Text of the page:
Radar images of Mars' polar regions have suggested the Red Planet is emerging from an ice age. The new evidence - based on a decade of data - shows the ice began its retreat some 370,000 years ago.
An analysis of radar images that penetrated the polar ice caps of Mars shows that Earth's nearest neighbor is coming out of an ice age that is part of an ongoing cycle of climate change, scientists said on Thursday.
Scientists are keenly interested in piecing together the climate history of Mars, which contains strong evidence that large bodies of water once pooled on its surface, bolstering the prospects for carbon-based life.
From the perspective of an inhabitant on Earth, every day on Mars may feel like an ice age. According to NASA, temperatures on Mars may hit a high at noon at the equator in the summer of roughly 20 degrees Celsius (70 degrees Fahrenheit), or a low of about minus-153 degrees Celsius at the poles.
But unlike Earth, ice ages on Mars occur when its poles are warmer than average and frozen water is more stable at lower latitudes. Transitions between lengthy climate phases can leave tell-tale features in the ice, the research showed.
Scientists can now use the new ice measurements in computer simulations to more accurately model the Martian climate, said planetary scientist Isaac Smith of the Southwest Research Institute in Boulder, Colorado, who led the study.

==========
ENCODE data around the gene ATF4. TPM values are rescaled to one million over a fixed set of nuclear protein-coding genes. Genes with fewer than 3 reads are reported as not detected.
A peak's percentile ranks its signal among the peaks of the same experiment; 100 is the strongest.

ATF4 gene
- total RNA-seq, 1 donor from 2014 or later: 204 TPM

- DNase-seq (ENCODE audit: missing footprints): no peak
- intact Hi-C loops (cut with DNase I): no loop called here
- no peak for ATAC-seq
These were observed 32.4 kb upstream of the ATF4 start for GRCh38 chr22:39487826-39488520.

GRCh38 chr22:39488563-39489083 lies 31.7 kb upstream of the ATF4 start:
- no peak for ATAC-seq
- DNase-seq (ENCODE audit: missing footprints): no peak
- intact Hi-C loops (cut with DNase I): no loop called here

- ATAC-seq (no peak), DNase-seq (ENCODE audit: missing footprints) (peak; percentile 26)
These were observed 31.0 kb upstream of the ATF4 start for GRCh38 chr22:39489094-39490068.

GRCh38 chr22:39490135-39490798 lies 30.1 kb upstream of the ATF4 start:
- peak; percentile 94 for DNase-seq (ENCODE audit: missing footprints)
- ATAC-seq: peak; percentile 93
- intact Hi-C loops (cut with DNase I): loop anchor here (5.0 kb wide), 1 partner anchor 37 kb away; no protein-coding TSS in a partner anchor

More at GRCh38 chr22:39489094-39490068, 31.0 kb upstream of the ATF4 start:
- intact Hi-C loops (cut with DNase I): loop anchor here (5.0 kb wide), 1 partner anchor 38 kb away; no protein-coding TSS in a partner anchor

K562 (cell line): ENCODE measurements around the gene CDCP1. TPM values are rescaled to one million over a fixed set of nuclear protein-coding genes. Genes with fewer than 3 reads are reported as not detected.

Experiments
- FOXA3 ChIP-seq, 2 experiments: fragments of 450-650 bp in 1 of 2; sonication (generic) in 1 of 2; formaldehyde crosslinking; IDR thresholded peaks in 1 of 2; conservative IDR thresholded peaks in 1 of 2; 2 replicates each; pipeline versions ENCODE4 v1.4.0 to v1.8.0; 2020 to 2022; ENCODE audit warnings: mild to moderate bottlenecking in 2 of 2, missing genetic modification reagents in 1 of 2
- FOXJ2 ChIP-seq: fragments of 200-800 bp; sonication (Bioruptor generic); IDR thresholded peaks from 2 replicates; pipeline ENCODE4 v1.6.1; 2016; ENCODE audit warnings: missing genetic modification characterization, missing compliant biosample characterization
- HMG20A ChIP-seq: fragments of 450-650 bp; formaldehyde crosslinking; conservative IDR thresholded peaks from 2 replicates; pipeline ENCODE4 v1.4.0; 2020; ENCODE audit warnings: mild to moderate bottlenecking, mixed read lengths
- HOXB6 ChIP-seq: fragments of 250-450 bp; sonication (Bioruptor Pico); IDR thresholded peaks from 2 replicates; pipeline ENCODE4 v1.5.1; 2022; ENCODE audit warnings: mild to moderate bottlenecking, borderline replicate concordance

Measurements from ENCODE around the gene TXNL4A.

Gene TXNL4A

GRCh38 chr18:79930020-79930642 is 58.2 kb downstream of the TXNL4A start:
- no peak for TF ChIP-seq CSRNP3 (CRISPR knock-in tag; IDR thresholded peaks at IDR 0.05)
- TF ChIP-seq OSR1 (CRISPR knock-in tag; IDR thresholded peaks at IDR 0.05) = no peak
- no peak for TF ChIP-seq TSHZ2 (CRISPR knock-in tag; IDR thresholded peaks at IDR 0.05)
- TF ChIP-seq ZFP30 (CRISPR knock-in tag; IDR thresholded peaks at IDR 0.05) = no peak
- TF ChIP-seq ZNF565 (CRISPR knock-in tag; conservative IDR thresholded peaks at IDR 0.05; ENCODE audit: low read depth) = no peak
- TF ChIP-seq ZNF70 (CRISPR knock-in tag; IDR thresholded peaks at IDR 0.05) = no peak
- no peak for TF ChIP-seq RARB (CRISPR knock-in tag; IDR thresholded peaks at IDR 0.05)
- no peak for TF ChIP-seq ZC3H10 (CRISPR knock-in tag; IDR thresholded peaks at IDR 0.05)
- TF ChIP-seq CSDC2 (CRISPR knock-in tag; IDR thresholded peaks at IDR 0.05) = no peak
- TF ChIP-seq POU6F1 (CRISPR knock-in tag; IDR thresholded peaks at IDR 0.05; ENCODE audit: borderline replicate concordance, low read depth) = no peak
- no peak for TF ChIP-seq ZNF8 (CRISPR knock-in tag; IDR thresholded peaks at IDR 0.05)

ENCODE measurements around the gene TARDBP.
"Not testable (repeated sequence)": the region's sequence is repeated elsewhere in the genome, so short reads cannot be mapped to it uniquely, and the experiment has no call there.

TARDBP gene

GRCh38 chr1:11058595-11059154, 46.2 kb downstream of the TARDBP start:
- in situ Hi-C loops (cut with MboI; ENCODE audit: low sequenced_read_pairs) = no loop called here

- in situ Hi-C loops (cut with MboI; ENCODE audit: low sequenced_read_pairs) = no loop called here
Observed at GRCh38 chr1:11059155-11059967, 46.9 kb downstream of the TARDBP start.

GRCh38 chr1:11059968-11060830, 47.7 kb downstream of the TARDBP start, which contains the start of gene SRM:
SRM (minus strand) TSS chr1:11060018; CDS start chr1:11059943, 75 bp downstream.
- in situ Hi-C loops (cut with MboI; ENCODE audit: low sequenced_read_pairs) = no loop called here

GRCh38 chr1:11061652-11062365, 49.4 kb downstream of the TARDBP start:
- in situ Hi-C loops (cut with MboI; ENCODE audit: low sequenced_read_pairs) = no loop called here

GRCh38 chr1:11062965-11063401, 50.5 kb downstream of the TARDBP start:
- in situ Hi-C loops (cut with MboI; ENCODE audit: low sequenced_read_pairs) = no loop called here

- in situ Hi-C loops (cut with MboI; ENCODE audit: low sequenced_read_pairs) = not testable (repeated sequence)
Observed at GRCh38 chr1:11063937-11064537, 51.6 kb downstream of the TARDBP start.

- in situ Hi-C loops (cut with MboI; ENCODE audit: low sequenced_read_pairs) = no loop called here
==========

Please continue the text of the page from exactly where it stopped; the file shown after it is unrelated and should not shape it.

Smith and colleagues found a maximum ice thickness of 320 meters (1,050 feet) across the polar cap, matching previous models' predictions in 2003 and 2007.
"This suggests that we have indeed identified the record of the most recent Martian glacial period and the regrowth of the polar ice since then," said Smith.
Smith and his colleagues found dramatic slopes in layers of ice within the Martian northern ice cap. Other layers reveal ice flowing in the reverse direction. The climate cycles are triggered by changes in Mars' orbit and tilt, which affect how much sunlight reaches the planet's surface.
The shifts are particularly dramatic on Mars because the planet's tilt changes by as much as 60 degrees, compared to variations in Earth's tilt of about 2 degrees.
The latest findings are based on data collected by NASA's Mars Reconnaissance Orbiter, which has been circling Mars for 10 years.